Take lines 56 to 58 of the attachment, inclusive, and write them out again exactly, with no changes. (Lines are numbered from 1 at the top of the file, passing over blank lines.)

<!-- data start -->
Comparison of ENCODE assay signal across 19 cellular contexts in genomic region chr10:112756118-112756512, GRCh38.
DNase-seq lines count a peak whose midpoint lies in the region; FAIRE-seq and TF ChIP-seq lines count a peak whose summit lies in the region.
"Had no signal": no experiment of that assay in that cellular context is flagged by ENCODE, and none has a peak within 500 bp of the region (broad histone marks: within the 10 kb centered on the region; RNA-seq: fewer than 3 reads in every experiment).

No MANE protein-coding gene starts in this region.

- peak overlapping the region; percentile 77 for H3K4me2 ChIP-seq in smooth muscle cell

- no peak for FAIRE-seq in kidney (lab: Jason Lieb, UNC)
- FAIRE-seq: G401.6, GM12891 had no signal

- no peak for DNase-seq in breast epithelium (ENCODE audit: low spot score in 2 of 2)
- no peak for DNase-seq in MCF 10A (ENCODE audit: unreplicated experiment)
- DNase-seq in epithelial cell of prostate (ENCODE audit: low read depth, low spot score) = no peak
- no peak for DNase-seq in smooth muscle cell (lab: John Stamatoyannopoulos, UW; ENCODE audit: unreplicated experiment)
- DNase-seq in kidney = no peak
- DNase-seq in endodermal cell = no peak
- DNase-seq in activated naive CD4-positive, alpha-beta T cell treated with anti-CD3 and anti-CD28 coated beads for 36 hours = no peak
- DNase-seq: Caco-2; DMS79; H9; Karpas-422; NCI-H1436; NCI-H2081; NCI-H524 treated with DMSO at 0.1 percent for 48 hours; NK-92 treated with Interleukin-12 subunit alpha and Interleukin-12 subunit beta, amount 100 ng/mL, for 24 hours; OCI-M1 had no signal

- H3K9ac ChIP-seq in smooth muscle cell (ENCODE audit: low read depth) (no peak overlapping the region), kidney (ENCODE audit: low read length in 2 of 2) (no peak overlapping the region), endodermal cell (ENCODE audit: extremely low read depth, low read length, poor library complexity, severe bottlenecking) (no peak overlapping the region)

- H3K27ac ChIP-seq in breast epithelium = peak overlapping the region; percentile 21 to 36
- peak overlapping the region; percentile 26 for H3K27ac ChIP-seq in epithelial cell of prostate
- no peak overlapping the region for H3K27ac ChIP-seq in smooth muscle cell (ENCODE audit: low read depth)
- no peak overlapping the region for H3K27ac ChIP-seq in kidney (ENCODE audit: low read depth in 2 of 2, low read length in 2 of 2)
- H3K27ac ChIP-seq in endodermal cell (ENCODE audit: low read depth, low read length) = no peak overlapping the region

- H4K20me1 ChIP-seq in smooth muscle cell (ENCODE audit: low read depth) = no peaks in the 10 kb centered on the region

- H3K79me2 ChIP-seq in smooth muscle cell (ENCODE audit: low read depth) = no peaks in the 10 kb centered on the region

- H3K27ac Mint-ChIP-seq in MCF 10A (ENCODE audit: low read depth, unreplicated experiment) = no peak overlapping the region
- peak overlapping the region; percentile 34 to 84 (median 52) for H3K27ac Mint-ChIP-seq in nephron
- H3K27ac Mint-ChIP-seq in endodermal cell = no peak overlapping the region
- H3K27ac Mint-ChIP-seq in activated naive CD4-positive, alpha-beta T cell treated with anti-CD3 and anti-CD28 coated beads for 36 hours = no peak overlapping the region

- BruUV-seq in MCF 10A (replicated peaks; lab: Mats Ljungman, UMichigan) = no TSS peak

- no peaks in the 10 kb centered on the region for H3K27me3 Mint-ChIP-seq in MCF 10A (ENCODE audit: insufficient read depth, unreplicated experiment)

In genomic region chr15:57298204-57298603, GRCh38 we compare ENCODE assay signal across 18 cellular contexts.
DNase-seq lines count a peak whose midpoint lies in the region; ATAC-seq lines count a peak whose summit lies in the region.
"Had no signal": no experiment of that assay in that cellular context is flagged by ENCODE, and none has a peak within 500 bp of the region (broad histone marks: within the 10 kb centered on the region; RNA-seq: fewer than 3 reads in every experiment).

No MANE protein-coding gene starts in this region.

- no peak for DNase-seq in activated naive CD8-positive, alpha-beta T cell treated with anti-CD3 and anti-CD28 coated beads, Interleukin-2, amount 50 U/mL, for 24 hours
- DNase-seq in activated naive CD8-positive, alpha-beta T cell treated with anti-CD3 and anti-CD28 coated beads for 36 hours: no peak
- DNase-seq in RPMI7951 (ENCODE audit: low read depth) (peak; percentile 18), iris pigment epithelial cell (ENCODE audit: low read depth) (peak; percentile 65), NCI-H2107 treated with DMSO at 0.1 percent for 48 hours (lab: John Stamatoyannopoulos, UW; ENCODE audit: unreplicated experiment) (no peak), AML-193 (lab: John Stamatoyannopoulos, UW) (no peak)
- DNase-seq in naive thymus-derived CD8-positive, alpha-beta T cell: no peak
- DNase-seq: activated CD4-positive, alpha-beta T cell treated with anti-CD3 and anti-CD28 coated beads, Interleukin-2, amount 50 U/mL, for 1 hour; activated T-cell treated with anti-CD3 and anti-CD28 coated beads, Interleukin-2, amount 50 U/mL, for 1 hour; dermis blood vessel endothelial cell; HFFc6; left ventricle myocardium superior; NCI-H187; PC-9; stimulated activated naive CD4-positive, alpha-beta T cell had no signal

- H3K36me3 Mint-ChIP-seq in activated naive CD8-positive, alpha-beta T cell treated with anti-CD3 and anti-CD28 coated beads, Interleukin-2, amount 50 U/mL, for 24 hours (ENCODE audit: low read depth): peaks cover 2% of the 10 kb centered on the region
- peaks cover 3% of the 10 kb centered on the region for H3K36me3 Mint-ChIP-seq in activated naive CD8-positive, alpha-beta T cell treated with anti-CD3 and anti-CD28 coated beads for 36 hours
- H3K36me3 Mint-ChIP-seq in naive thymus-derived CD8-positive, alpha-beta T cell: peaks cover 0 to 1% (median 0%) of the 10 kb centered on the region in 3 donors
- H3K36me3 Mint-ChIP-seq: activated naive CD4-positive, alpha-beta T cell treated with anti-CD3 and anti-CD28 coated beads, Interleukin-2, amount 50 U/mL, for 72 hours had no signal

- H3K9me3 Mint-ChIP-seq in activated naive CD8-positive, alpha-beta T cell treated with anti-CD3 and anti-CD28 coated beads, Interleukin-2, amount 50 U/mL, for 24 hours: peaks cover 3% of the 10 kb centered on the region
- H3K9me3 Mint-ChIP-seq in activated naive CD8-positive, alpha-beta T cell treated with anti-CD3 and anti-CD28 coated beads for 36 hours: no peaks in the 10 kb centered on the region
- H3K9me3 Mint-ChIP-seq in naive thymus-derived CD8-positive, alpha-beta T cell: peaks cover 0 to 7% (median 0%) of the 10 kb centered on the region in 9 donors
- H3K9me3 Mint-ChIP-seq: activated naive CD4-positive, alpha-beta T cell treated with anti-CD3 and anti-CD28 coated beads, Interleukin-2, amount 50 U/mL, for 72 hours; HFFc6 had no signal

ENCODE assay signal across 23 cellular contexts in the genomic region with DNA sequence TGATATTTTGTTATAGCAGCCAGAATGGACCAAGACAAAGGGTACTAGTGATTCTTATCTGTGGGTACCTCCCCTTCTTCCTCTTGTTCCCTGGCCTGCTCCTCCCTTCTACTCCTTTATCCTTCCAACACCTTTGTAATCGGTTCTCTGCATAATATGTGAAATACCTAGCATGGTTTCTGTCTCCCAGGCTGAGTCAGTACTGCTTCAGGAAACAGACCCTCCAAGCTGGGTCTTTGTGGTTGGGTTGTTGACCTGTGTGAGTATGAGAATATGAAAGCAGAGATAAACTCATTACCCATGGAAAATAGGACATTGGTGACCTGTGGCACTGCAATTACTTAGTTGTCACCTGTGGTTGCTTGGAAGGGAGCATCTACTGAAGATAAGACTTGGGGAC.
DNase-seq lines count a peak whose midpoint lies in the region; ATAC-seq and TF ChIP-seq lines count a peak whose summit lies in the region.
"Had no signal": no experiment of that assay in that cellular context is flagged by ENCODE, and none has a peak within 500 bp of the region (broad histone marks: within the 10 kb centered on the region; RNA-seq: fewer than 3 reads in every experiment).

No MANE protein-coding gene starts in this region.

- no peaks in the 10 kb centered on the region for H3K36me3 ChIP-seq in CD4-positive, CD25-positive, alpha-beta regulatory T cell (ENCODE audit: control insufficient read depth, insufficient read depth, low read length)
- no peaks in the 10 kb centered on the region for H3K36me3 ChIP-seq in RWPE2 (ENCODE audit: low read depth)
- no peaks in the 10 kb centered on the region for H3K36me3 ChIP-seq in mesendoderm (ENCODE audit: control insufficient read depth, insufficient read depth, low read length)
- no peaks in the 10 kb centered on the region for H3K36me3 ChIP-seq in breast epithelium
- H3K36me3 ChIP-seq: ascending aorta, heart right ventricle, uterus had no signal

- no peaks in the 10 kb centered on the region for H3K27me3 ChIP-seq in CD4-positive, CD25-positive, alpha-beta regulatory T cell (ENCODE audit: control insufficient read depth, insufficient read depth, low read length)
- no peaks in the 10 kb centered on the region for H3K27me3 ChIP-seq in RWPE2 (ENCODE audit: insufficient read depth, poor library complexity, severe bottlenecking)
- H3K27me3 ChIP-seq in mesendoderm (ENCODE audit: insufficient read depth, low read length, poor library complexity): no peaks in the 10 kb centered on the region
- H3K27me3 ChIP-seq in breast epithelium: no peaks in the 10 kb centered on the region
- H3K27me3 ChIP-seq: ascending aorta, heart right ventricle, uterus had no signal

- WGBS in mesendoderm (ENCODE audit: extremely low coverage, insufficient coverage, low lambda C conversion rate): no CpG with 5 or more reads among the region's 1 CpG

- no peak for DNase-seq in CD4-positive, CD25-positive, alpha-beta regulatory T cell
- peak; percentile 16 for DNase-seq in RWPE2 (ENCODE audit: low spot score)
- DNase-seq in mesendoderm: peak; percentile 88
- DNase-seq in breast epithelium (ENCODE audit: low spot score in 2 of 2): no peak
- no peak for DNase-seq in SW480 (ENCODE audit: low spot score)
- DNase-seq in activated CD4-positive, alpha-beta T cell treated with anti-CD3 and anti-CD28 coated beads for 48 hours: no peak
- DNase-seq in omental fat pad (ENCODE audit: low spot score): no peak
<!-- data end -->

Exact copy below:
- no peaks in the 10 kb centered on the region for H3K27me3 ChIP-seq in CD4-positive, CD25-positive, alpha-beta regulatory T cell (ENCODE audit: control insufficient read depth, insufficient read depth, low read length)
- no peaks in the 10 kb centered on the region for H3K27me3 ChIP-seq in RWPE2 (ENCODE audit: insufficient read depth, poor library complexity, severe bottlenecking)
- H3K27me3 ChIP-seq in mesendoderm (ENCODE audit: insufficient read depth, low read length, poor library complexity): no peaks in the 10 kb centered on the region